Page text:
I think that the Constitution is one of the few modern text so closely resembling religious texts in status. It enjoys the same awe. And it also fuels very heated debates. Moreover, it is brilliantly short and open to interpretation.
I would say that the Constitution is essentially a sacred text of the goddess of Democracy. Democracy here is specifically the US brand. European democracies do not really count as they are tainted by socialism (which acts as a demon or even Satan).
Democracy is irrationally believed to bring happiness and prosperity to everyone regardless of their cultural and historical conditions. Democracy is forced on pretty much all the countries in the world. And if it does not work the people of a country are blamed for not embracing the values of democracy. This is way too similar to religious narratives that gods answer only to the faithful.
The money god
Money is another modern god, especially if one lives in an Americanised society. One's happiness, one's worth, one's social standing, and so on are measured in money. According to the belief, the more money one has the better one is. This is total BS, of course. But faith is irrational. So people continue to chase the elusive god of money.
Technology and science
The previous gods were minor compared to science and technology which almost replaced our beliefs in supernatural beings. Contemporary science and technology are beyond the grasp of ordinary people. Even specialists may not understand how something not related to their field works. It is really close to true miracles.
Science and technology make promises that only gods before could make:
Freedom from disease, eternal youth, immortality, endless exploration, victories on any battlefields, and so on.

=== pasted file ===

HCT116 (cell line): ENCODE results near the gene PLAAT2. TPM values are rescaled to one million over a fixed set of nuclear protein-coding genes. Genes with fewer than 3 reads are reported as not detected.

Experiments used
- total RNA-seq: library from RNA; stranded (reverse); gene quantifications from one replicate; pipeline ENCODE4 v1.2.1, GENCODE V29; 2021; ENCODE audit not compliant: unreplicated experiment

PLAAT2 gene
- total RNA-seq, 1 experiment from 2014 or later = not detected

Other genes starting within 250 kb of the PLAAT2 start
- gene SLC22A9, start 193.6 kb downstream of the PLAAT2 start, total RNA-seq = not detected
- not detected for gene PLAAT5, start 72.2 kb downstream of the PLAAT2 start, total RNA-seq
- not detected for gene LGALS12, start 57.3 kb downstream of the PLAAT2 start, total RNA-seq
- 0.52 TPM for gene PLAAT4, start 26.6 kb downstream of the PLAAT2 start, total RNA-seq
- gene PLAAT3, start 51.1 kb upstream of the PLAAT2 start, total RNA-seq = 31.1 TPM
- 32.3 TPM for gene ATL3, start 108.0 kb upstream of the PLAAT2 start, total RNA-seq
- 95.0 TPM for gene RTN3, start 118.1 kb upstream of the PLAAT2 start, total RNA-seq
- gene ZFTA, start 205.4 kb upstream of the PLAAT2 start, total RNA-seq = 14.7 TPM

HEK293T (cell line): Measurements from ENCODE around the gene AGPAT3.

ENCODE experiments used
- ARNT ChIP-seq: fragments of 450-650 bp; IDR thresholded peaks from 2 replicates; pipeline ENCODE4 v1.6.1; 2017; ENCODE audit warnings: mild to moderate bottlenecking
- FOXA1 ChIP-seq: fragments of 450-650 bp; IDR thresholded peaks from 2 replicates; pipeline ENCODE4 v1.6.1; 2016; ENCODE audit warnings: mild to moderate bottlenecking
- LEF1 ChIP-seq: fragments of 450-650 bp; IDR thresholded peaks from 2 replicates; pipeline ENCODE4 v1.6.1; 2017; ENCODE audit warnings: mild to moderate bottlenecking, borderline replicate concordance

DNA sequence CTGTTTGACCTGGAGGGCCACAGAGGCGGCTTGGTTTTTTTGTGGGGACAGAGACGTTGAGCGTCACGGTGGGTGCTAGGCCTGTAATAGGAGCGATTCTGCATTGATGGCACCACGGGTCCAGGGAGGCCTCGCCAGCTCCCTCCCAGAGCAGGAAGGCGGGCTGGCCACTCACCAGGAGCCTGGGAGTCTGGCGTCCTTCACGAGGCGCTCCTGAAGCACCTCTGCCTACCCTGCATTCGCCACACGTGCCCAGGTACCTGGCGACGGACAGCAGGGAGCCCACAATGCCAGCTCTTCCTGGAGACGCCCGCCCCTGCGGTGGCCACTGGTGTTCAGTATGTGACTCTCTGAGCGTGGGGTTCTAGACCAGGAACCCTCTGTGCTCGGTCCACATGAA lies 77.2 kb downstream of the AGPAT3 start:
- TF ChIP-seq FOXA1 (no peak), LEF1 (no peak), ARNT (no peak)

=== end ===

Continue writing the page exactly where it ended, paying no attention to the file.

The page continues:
Despite the fact that contemporary science is in crisis because a significant part of the experiments cannot be replicated and scandals involving financing and data manipulation, we continue to believe in science. Technology is literally destroying the planet, but we hope that it will be our salvation.
The preference for science and technology is reflected in education as well. The proposals to reduce hours for non-STEM disciplines and to focus on the STEM are quite frequent. Online discussions are full of remarks on 'useless' arts and humanities. International prestige of a country is measured based on its children's performance in maths, science, and reading.
One can argue that recent events in the USA demonstrate anti-science attitudes. I would agree with that with one caveat. New regulations and policies are often pro-technology (and pro-money, of course). However, those might be outdated technologies that current political powers are the most familiar with.
I am sure that if I think long enough I will be able to come up with some other new gods. A god of the eternal youth looks like a good candidate. But it is already a very long answer.
I do not think that modern gods will satisfy your criteria. Modern mindset is very different and blind faith in miracles and divinity is not something that can fit contemporary life easily. Unless divinity can be demonstrated to people, handed to them on a platter. But I still believe that we are not ready to abandon faith and old gods will be replaced by new ones. However, we will rationalise them and disguise them as values and worldviews. The saddest thing is that we will kill others for them exactly the same way we were killing thousands of years ago. Because one thing religious fanatics cannot tolerate is heretics.
1 All gods can be divided into two main categories:
- representations of the environment (forces of nature, elements of landscape, etc, e.g. Shinto gods, Greek and Roman gods);
- representations of moral and ethical standards (e.g. Abrahamic gods).
2 If we are talking about fabricating a new religion, we still need 'real' miracles. Magician tricks will not work. I think there are two approaches to this: 1) technology so advanced that it is not distinguishable from a divine intervention mixed with some psychological manipulation and showing off; 2) move miracles from physical to mental plane, i.e. give intellectual elite a system of values and philosophical views that change their life outlooks.